December 23, 2013
I am NOT Ready!
"The Bishop's Wife" (1947). I had that nostalgic feeling and I wanted to watch something "Christmas-y" on TV. It has been a long time since I last saw this movie, and while I remembered the plot (thanks in part to the sappy 1996 remake, "The Preacher's Wife" with Denzel Washington and Whitney Houston"), I didn't really remember the STORY.
As I watched the original film, I was struck by the sincerity of the performances, and by the overt Christianity portrayed in it. David Niven (The Bishop) is an Anglican priest who is obsessed with building a monument to his community and his calling (a Cathedral). His wife, played by Loretta Young, is in love with him, and wants him to spend more time with her and their child. In addition, she misses the "old priest" who always had time for his parishioners and who had a deep concern for the poor and homeless. The story hits the mark in that it portrays the true Spirit of Christmas -- not the commercialized tradition we celebrate today.
Gary Grant, who plays "Dudley," the angel sent from heaven to help guide David Niven, and give hope to Loretta Young, is superb in this role. He is charming (as always), but sweetly sincere as he helps the couple come to see their purpose and God's plan for their lives. One of my favorite scenes is when Dudley tells the story of David and the Lion to the Bishop's daughter. The little girl is enraptured by the lively retelling of the story, and both parents stand by in awe as they listen to the way Dudley tells the girl about how David saved one lost sheep by his brave act of facing a roaring lion. When Dudley asks the Bishop to "finish the story" for little Debbie, the Bishop curtly remarks that he is too busy to do so. Yes, the Bishop's problem is that he is too busy doing "God's work" to share the very message that could help guide him. He asked God for guidance -- and when it is given in the form of a child's Bible story -- he rejects it as unimportant and not worthy of his time. Had he listened more carefully, he would have heard the message: stop building monuments, and return to your former work -- the ministry of the lost.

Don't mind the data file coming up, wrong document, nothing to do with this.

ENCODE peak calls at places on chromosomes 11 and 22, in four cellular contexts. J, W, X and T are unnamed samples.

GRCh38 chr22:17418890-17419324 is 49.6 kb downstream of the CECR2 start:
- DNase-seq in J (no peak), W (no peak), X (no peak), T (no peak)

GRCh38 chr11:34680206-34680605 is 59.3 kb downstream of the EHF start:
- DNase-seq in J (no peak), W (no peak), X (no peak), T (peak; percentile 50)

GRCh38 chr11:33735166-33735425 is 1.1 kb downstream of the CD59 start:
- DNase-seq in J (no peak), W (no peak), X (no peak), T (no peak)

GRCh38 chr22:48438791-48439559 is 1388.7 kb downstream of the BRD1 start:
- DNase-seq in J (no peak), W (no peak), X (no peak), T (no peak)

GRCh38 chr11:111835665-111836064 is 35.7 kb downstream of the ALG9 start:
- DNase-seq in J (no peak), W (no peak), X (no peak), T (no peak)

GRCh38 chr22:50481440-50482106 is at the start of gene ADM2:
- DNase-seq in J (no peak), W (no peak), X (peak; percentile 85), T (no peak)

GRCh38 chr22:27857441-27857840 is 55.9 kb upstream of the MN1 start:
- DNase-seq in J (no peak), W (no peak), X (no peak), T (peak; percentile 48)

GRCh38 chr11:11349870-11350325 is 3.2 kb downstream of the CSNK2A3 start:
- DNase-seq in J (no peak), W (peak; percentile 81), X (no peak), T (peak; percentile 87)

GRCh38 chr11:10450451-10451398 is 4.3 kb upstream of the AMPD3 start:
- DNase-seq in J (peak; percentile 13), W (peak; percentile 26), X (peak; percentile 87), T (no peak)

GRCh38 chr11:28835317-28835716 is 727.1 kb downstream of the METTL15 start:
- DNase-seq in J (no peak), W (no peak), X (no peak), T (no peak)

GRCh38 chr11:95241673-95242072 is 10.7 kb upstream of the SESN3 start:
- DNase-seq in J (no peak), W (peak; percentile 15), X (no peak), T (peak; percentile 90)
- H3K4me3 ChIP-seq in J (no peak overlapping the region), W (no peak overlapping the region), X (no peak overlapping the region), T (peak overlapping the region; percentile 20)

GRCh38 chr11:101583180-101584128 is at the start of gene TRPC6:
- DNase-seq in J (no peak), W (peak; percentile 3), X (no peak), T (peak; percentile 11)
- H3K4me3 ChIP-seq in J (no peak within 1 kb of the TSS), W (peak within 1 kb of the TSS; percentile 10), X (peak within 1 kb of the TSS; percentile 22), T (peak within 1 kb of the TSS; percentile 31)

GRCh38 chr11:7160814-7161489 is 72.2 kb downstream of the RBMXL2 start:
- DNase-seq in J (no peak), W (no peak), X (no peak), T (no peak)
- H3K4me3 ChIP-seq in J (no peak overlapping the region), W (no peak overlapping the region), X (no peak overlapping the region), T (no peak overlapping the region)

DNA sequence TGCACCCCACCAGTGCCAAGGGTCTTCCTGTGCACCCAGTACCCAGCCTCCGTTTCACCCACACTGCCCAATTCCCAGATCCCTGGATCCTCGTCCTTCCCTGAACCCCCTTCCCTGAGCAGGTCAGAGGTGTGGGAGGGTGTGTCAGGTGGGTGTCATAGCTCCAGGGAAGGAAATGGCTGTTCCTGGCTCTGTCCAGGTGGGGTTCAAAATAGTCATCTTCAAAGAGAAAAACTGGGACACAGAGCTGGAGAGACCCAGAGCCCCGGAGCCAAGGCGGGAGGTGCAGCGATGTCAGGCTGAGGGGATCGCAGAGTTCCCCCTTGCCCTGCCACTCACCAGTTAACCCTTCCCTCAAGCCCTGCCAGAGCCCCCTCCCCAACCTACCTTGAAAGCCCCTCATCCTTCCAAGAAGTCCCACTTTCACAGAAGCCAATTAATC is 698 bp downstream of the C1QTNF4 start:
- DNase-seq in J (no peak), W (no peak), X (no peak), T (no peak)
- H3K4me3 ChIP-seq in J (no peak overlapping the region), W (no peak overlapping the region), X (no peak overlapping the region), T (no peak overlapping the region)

What stands out for me in this movie is the way in which the story of Christmas (the birth of Christ) is woven into the ministry of Christmas -- the truth that God sent His Only Son to save the lost. The message of John 3:16 is clearly played out through the work of the church. We are called to love the lost, to help the homeless, and to shelter the widow, the orphan, and the poor. Oh, how I wish this were true today! Oh, how I wish we would take the baby out of the cradle, and let Him live in and through us all year long. Jesus came to save the lost, to restore and to reach the broken. We are called, those of us who bear His Name, to do the same. We are to minister to those who need ministering most!
Yet, instead of ministering to the poor and the downtrodden, we choose to argue over comments made by TV Reality stars, and blame our President and Congress for their human failings and illogical decisions and laws. Wouldn't it be something if all Christians abstained from traditions of the Christmas holiday, and focused instead on giving away the message and sharing the ministry of Christ? Perhaps I wouldn't feel so blah this time of year?
Note to self - next year, serve others instead of yourself. Share and minister to those who are less fortunate, and give away the gift that God has given so freely to you -- the gift of GRACE.